The location of the second device may be provided to the first device using a physical communications link such as a cable joining the first and second devices or, alternatively, using a wireless communications link such as a Bluetooth link.
In accordance with a second aspect of the present invention, there is provided a method of providing an estimate of the location of a first device comprising the steps of determining the location of a separately housed, second device to the first device; and using the location of the second device as an estimate of the location of the first device, wherein the location of the second device is provided to the first device using a wireless communications link, again such as Bluetooth.
A method in accordance with either the first or second aspects of the present invention may further comprise the step of sending a request from the first device to the second device that the second device provide its location to the first device. Where this is the case, and where the first device comprises location determining means to determine its location, the request may be sent when and preferably only when the location determining means is inoperative. This would accommodate for a defective GPS receiver or a GPS receiver which was unable to acquire the GPS signals, say because of poor reception caused by signal obscuration in an urban environment.
Also provided in accordance with the present invention is combination of first and second separately housed devices according to claims 12 to 24; and a device according to claims 25 to 34.
Yet further provided in accordance with the present invention is a method of providing an estimate of the location of a first device using second and third devices as claimed in claims 36 to 39.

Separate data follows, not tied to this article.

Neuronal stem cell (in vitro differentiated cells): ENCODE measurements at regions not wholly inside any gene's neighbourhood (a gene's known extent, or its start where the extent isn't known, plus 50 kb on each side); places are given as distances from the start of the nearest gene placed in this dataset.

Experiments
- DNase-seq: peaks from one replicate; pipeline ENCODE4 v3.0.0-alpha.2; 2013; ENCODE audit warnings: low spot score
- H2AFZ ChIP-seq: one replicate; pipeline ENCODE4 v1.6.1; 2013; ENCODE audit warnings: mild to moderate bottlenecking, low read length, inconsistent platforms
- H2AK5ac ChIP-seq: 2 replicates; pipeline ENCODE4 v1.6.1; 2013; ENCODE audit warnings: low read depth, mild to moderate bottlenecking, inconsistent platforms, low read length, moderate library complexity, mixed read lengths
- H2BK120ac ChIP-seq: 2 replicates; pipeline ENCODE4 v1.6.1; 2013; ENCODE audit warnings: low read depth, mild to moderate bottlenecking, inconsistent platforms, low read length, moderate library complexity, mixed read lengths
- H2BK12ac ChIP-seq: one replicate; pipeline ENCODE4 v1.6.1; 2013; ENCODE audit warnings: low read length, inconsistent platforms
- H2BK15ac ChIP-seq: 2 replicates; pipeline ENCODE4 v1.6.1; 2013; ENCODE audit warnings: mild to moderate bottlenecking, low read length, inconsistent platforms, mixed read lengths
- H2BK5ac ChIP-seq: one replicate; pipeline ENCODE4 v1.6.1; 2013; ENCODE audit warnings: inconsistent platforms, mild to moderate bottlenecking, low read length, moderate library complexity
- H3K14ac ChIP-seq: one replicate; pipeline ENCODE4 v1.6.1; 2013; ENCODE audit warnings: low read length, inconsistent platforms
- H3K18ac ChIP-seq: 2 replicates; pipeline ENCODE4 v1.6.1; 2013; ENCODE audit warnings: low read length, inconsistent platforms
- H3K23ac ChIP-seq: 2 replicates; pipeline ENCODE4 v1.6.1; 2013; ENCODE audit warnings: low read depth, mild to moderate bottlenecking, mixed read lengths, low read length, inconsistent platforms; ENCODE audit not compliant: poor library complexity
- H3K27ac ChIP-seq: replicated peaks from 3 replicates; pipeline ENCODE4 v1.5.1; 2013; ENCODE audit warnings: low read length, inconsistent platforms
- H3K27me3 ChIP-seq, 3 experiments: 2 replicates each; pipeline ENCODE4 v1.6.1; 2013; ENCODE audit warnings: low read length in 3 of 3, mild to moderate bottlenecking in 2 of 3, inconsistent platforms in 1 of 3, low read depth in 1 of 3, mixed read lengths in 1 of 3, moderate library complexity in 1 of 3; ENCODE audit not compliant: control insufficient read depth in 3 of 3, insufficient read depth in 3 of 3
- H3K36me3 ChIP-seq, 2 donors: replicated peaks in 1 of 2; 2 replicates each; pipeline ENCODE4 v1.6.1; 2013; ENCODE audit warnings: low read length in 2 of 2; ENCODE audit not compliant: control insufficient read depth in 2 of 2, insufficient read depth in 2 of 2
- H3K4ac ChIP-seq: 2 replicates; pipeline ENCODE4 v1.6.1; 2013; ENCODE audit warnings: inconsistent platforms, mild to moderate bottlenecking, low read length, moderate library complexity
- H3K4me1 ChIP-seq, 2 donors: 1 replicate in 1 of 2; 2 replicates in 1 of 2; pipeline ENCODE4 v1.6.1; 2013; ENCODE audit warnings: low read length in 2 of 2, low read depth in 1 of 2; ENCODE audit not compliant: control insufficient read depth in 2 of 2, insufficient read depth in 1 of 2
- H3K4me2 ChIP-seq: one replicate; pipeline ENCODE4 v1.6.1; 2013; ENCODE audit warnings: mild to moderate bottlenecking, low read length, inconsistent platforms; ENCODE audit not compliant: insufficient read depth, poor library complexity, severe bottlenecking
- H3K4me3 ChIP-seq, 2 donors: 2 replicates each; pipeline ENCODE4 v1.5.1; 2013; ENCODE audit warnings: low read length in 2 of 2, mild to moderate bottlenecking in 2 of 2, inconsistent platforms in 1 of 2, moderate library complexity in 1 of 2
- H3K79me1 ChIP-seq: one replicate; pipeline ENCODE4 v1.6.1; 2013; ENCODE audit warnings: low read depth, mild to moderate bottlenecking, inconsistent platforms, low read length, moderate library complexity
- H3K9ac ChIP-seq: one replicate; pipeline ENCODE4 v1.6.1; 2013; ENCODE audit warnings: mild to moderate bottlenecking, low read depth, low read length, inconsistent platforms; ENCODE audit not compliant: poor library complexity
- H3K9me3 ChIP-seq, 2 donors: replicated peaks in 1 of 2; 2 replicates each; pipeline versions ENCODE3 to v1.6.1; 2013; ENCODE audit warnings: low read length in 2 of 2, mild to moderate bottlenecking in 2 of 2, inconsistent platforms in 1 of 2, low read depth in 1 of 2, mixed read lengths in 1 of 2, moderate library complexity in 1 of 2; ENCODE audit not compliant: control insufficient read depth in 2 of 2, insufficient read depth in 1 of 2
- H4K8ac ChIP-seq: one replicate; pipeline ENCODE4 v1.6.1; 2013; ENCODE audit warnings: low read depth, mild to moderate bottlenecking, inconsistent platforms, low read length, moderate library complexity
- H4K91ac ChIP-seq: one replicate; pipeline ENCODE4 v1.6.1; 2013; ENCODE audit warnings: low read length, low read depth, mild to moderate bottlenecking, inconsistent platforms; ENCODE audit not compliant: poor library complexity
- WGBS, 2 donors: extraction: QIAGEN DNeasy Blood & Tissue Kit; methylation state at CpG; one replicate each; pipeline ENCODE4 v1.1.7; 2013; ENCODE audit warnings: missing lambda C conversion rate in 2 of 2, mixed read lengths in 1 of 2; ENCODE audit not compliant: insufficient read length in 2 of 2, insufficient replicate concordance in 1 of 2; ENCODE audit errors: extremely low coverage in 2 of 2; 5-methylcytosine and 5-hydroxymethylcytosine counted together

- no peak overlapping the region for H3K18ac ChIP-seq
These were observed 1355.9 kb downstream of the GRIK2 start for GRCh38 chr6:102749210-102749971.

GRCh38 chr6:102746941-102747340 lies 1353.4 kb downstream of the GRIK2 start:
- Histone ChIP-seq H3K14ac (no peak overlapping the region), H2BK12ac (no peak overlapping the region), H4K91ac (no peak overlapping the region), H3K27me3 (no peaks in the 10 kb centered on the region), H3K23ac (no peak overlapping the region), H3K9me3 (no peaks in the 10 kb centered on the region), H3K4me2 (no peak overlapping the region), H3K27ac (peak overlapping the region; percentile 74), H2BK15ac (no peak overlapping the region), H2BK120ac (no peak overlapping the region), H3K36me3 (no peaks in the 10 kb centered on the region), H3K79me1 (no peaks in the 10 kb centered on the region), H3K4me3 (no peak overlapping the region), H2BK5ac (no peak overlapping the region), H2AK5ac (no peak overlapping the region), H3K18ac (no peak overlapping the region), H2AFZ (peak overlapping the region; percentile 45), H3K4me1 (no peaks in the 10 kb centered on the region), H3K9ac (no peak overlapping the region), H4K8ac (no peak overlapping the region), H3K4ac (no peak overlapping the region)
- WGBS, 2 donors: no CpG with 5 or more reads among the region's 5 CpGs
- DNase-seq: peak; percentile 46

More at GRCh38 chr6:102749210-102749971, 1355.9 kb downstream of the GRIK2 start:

The above and other features and advantages of the present invention will be apparent from the following description, by way of example, of an embodiment of a mobile cellular telephone comprising a GPS receiver for use in a cellular telephone network with reference to the accompanying drawings in which:
In addition, each mobile unit MS1, MS2 further comprises a GPS receiver (GPS Rx) 14 connected to a GPS antenna 13 and controlled by a GPS microprocessor (GPS μc) 15 receiving GPS spread spectrum signals transmitted from orbiting GPS satellites. When operative, the GPS receiver 14 may receive NAVSTAR SPS GPS signal through an antenna 13 and pre-process them, typically by passive bandpass filtering in order to minimise out-of-band RF interference, preamplification, down conversion to an intermediate frequency (IF) and analog to digital conversion. The resultant, digitised IF signal remains modulated, still containing all the information from the available satellites, and is fed into a memory of the GPS microprocessor 15. The GPS signals may then be are acquired and tracked for the purpose of deriving pseudorange information from which the location of the mobile telephone can be determined using conventional navigation algorithms. Such methods for GPS signal acquisition and tracking are well known, for example, see chapter 4 (GPS satellite signal characteristics) & chapter 5 (GPS satellite signal acquisition and tracking) of GPS Principles and Applications (Editor, Kaplan) ISBN 0-89006-793-7 Artech House. The GPS microprocessor 15 may be implemented in the form a general purpose microprocessor, optionally common with the communications microprocessor 12, or a microprocessor embedded in a GPS application specific integrated circuit (ASIC).